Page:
Lust, Prayer & Pain

(Now that the night has cleared my mind a bit and the endorphins are zooming through my bloodstream:)

Is it possible to lust spiritually? At one point (I think around the finger passing Fairyland) I felt really convicted about how a lot of the ways I ‘wisely’ and ‘cautiously’ choose romantic interests are really just based on physical appearance. A good while later I eventually got to the question: Is it possible, and if so is it wrong, to love God just for his Body?

I’m sorry if that’s taking the metaphor a bit far, or if it’s offensive, but I think it’s a fair question. The human body is an important and integral part of a person, but it is just a part. You can tell a lot about someone from their outer appearance, and not all these things are shallow. The way a person smiles and laughs, their body language, to some extent their health and how much they care for their own, personal God given earthen vessel. In the same way, we are told that the Church, the body of which Christ is the head, shows the world much of God and Christ. The hands are to do good, the feet to carry the gospel of peace, arms to hold the lonely and free the oppressed; the Body is all a great many people will ever see of God, and so its appearance is of the utmost importance.

But what about for those of us who believe and seek to know Christ?  If I care only for a woman’s body, it is considered lust. I am deeply convicted at my behavior towards my God who came so far, so low, to be with me. I think I am doing him a favor by smoothing over hard questions like: Why is it so difficult for me to feel his Presence? And why do so many prayer times feel like one way conversations? Instead I depend on his body, (i.e. you guys) to fill the void. But how could you? To go back to the lust analogy, how can sex take the place of intimacy? Of persevering, honest and tender Love? In the same way (I think, not that I really know anything about any of this relationship stuff), that sex has a beautiful and important place in a healthy and God-glorifying union, fellowship with believers and service in the Church is an integral aspect of a believer’s walk with Christ. But it is not the replacement for a deep, disruptive, redemptive, intimate and regenerative knowledge and communion with the living God. How did I come to believe that I was doing God a favor by not coming to him expectantly. Aren’t we told to expect from him all that which we always knew we wanted, but always knew we did not have? Christ was denied the deep knowledge and intimacy with his father on the cross, that we might have it. He was shut out, so that we would be welcomed in. Into his house and into his arms. Isn’t this the whole point?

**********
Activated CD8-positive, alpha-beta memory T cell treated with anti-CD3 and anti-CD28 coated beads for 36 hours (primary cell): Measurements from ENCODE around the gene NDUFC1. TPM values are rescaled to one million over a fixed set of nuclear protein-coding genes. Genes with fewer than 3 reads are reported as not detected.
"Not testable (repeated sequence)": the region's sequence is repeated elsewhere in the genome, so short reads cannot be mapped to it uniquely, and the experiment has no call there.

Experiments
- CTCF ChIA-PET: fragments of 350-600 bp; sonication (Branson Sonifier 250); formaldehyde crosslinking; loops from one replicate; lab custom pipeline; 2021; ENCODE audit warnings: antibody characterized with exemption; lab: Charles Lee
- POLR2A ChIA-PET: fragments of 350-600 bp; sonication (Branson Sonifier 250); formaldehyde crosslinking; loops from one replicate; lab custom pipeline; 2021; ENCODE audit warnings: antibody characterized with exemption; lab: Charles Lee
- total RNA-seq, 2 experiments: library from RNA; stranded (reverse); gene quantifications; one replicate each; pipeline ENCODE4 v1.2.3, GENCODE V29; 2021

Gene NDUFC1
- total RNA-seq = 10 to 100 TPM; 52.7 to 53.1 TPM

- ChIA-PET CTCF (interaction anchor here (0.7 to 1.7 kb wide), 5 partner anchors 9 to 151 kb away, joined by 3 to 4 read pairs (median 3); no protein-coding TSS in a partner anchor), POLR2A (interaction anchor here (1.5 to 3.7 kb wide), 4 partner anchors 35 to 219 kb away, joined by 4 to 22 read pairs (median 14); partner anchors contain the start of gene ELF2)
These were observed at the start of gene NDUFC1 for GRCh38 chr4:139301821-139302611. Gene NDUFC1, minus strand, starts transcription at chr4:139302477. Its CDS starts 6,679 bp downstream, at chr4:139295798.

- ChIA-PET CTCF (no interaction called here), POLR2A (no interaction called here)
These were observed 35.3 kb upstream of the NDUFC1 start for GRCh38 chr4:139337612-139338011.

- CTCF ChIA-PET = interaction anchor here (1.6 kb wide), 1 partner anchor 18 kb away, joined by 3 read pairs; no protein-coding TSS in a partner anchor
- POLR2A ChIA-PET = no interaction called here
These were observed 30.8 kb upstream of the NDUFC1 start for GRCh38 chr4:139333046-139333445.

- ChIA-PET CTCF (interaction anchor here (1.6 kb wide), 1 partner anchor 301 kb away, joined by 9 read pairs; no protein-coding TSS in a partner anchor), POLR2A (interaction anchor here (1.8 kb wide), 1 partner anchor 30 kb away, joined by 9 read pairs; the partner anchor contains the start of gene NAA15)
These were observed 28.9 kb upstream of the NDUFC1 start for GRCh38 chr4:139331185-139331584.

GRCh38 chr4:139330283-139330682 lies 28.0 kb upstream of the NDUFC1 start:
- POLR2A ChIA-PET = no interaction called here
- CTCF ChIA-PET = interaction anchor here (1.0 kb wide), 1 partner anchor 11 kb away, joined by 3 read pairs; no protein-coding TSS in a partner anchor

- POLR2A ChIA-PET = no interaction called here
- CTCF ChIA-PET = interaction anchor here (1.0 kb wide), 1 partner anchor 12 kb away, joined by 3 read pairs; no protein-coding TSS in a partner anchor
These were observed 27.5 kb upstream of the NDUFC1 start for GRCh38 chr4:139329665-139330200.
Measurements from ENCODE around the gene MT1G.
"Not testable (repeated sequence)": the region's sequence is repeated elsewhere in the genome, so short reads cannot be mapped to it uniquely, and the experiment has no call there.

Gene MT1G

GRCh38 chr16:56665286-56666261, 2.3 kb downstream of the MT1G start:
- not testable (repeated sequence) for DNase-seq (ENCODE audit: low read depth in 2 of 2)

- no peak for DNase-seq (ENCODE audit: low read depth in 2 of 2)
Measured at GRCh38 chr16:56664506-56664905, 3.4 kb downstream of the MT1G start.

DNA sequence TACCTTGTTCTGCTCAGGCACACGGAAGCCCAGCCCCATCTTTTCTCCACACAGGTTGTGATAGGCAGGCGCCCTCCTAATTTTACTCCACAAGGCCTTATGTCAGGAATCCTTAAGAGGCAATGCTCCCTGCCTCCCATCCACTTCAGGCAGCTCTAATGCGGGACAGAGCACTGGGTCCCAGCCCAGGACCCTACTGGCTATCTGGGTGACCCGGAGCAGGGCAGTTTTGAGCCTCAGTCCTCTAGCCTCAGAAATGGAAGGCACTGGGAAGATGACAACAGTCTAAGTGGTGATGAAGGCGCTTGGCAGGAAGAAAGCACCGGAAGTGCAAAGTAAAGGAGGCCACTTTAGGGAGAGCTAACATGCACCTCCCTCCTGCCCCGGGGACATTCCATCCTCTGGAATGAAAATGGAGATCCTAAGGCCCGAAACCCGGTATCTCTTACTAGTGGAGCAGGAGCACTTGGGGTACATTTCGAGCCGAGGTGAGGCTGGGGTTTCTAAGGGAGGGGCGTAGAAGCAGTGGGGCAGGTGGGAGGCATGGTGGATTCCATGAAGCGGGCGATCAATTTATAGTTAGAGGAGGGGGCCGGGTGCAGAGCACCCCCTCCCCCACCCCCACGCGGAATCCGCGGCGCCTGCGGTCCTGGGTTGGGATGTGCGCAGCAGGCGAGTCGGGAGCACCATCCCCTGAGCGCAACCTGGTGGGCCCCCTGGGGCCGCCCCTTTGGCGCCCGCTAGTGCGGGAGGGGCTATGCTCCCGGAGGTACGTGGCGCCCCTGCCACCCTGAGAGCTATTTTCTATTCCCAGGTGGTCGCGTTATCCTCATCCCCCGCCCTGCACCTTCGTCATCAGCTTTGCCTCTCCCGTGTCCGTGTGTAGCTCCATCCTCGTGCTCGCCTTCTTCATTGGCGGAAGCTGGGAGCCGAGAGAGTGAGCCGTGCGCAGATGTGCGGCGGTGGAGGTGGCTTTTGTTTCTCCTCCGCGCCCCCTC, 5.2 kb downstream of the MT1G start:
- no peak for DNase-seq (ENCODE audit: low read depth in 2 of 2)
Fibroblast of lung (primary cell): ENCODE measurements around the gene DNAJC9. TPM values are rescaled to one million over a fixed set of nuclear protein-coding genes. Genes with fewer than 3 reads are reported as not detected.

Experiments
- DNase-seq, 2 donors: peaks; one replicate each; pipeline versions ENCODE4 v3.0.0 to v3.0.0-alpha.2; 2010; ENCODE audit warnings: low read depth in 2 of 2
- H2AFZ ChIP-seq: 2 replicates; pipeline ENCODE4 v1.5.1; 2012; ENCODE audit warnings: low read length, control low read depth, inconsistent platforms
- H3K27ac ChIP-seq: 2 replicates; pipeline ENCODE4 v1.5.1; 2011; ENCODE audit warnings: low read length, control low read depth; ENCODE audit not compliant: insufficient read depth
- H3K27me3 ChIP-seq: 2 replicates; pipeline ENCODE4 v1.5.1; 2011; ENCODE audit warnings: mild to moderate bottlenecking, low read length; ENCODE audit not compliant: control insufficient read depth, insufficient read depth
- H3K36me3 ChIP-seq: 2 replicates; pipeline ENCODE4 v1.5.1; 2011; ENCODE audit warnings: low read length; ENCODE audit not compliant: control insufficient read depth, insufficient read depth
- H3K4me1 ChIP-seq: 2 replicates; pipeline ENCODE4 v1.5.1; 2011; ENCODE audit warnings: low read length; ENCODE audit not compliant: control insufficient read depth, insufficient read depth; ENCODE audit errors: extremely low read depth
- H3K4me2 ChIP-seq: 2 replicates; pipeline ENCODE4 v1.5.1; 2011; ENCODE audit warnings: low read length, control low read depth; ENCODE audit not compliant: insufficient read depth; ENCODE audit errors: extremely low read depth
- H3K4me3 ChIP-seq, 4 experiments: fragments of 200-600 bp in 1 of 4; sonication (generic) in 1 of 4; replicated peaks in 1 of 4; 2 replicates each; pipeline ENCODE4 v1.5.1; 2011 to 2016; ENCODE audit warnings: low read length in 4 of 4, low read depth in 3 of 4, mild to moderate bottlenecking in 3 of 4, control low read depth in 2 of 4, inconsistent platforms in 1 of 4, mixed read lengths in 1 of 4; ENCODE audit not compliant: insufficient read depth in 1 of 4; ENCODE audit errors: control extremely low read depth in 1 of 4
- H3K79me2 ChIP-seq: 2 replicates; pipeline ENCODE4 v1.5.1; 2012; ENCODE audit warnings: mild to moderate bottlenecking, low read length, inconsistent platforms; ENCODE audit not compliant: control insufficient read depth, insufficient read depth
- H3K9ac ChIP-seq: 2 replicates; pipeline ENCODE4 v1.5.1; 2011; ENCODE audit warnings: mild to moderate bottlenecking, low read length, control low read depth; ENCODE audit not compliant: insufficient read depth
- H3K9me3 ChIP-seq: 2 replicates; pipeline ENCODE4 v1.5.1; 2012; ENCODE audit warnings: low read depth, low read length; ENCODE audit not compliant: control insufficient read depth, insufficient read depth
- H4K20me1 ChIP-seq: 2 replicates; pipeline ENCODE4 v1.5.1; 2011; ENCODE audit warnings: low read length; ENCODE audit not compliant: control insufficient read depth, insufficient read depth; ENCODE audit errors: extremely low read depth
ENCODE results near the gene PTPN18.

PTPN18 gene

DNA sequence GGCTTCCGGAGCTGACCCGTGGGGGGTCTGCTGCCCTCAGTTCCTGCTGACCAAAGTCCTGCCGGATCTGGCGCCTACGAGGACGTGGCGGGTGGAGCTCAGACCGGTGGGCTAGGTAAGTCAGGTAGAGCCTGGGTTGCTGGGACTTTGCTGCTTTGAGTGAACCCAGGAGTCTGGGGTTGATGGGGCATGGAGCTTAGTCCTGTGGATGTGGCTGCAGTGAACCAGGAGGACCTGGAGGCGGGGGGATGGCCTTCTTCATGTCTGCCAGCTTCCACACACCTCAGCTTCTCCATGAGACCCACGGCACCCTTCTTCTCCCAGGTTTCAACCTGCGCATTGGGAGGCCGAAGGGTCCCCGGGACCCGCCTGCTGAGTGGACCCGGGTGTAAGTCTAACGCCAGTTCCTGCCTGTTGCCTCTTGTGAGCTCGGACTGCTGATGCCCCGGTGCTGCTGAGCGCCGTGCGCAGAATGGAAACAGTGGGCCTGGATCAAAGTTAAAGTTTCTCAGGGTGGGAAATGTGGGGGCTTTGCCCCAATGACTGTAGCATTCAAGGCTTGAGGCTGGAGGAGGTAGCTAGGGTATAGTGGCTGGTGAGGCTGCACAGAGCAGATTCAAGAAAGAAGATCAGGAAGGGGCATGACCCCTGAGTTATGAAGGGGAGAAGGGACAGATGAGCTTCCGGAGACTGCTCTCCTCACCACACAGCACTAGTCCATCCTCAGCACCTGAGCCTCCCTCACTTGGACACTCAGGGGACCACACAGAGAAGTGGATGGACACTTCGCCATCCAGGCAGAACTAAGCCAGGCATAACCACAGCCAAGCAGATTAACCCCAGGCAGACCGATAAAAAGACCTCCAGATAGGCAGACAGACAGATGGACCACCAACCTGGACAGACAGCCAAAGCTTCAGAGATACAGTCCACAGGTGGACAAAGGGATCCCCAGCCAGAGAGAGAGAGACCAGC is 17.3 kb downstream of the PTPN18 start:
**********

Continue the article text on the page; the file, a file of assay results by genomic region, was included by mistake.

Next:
I listened to Tim Keller’s sermon on personal prayer last night and at one point he said that whatever it is that dominates our mind the most, what our mind most easily and quickly turns to, is our god (I.e. what we depend on for meaning, happiness, security, etc…) This was convicting.

A couple days ago I was struck by a thought when I was struggling to love someone I knew I was called to love (or at least be more warm and patient towards). I knew she had a need, and I immediately recoiled from fulfilling it (don’t worry, it wasn’t life and death, it was somewhat superficial… I think. It was just that she needed to use a laptop for something.). Perhaps this was from fear that she would be dependent in the future, or because it would take time and energy that I just didn’t want to give. The thought that hit me was: what if, instead of this grumpy and hard to love person, it was a female I was attracted to that had this need? Man, the reaction would have been COMPLETELY the opposite. Even if I didn’t have my own computer, I would be searching high and low for any way to fulfill that need… And not even necessarily for someone I really loved or truly cared about, just some girl… This was convicting.